Why does the MLA capitalize certain words in titles?
Note: This post relates to content in the eighth edition of the MLA Handbook. For up-to-date guidance, see the ninth edition of the MLA Handbook.
MLA style’s rules for capitalization are intended to help authors remain consistent while also respecting the ways in which titles have traditionally been styled in different languages.
The history of capitalization in titles is complicated, though titles of printed works from earlier eras written in English generally conform to a currently recognizable style. For instance, the title of the 1605 edition of Hamlet appears on its title page as THE Tragicall Historie of HAMLET, Prince of Denmarke. The spelling and capitalization differ slightly from those of a modern edition, but the title reflects some distinctions that survive into the present day. “Of” is lowercase, while adjectives, nouns, and the first word of the title are all uppercase.
In MLA style, titles of English-language works are capitalized headline-style, and titles of works in languages other than English are capitalized sentence-style. This distinction is somewhat arbitrary but accords with other usage guides. The Chicago Manual of Style follows the same principles and explains that headline style mandates capitalizing all words except prepositions and the common coordinating conjunctions, whereas sentence style mandates capitalizing the title as one would a normal sentence (8.158–59). The MLA Handbook also explains what to capitalize in titles and when to do so (1.2.1, 1.2.5). Partly, these distinctions are a matter of convention and are intended to respect the ways in which various languages have evolved. In titles capitalized sentence style, for instance, words are capitalized if they are capitalized in the foreign language. For example, in German all nouns are capitalized, but not all nouns are capitalized in French, so this difference is reflected in which words are capitalized in German and French titles.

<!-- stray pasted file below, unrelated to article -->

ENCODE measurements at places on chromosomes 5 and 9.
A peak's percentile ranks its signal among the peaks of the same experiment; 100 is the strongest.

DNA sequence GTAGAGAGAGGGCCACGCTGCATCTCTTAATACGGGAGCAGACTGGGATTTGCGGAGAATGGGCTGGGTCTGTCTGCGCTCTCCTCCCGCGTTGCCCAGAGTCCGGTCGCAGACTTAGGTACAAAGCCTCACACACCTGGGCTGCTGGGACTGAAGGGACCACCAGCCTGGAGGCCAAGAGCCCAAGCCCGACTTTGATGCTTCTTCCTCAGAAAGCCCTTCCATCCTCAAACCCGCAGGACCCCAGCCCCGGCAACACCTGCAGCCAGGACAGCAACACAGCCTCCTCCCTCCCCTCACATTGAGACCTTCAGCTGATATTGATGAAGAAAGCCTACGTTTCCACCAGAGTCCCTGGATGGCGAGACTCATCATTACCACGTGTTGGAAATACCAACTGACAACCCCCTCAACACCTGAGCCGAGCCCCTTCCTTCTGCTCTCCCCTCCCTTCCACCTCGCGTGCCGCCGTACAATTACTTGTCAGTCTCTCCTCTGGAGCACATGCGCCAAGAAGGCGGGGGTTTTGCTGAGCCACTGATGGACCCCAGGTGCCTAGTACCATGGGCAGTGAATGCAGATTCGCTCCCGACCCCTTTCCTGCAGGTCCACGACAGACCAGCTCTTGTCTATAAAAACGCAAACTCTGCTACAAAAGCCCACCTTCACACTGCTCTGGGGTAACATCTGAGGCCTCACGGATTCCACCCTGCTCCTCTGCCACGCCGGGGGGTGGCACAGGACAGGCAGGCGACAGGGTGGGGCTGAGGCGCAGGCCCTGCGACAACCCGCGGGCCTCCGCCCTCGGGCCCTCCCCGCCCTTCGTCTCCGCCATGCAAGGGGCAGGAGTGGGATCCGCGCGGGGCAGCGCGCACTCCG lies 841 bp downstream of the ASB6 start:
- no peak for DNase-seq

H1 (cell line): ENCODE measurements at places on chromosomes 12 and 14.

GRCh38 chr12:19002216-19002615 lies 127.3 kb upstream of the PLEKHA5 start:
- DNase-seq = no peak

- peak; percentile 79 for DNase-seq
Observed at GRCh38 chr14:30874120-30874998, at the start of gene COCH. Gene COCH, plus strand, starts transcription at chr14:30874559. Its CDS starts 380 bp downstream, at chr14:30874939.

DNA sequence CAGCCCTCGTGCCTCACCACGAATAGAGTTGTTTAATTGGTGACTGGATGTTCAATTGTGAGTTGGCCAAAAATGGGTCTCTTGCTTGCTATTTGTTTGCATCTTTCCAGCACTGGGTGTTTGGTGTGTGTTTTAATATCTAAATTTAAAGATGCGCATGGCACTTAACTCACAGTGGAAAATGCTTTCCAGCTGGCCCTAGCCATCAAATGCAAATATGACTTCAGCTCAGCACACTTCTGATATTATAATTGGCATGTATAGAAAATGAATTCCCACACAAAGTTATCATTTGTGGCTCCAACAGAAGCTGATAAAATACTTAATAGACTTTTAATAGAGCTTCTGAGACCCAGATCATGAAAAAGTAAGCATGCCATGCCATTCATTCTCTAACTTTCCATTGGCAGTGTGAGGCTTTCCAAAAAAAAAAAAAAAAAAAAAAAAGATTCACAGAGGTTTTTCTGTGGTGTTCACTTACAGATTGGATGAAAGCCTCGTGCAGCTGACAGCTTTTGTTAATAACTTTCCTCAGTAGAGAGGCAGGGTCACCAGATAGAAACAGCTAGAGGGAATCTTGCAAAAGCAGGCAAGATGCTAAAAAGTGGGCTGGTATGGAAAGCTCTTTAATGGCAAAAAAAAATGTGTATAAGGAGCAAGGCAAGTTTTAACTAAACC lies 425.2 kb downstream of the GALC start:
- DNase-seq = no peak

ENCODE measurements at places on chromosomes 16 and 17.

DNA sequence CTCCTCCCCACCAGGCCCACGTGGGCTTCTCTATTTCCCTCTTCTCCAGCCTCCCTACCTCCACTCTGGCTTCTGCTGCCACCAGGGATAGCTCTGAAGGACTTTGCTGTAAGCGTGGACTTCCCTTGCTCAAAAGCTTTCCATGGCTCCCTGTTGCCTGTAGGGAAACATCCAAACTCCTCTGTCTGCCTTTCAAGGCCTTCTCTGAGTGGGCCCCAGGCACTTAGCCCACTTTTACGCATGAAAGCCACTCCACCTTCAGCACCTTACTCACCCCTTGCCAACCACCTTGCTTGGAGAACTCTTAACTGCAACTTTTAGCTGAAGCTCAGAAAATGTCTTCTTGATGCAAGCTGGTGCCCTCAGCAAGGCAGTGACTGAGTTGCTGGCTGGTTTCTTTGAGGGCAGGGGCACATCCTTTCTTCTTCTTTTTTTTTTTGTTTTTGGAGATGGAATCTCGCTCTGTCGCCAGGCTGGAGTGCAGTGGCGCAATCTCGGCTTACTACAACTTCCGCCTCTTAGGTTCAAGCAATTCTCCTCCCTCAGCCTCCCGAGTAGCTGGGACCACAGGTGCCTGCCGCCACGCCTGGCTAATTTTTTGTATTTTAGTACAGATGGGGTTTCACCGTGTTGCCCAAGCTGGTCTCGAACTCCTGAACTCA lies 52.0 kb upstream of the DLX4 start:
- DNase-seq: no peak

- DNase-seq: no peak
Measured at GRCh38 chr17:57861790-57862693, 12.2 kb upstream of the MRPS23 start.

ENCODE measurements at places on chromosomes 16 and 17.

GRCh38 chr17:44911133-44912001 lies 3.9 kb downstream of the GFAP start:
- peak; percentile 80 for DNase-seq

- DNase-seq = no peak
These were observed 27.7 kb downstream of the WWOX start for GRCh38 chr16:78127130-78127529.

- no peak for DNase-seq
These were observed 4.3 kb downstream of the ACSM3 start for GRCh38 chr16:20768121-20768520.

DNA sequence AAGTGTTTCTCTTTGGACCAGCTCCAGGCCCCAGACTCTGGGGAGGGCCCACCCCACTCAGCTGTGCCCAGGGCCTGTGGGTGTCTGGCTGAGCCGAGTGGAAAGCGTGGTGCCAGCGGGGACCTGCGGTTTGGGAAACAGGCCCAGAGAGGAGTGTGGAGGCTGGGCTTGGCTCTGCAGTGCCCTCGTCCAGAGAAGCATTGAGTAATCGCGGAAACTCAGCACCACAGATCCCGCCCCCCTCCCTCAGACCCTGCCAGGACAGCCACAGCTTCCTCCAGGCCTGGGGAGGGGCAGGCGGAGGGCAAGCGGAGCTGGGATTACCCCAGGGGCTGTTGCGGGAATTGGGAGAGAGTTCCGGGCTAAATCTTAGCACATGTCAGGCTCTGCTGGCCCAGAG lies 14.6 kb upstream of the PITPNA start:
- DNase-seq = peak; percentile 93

Using headline style for English titles and sentence style for titles in languages other than English helps maintain consistency and provides a simple and concise guideline for styling titles.
The Chicago Manual of Style. 17th ed., U of Chicago P, 2017.
MLA Handbook. 8th ed., Modern Language Association of America, 2016.
Shakespeare, William. The Tragicall Historie of Hamlet, Prince of Denmarke. London, 1605. Early English Books Online, gateway.proquest.com.i.ezproxy.nypl.org/openurl?ctx_ver=Z39.88-2003&res_id=xri:eebo&rft_id=xri:eebo:image:12949.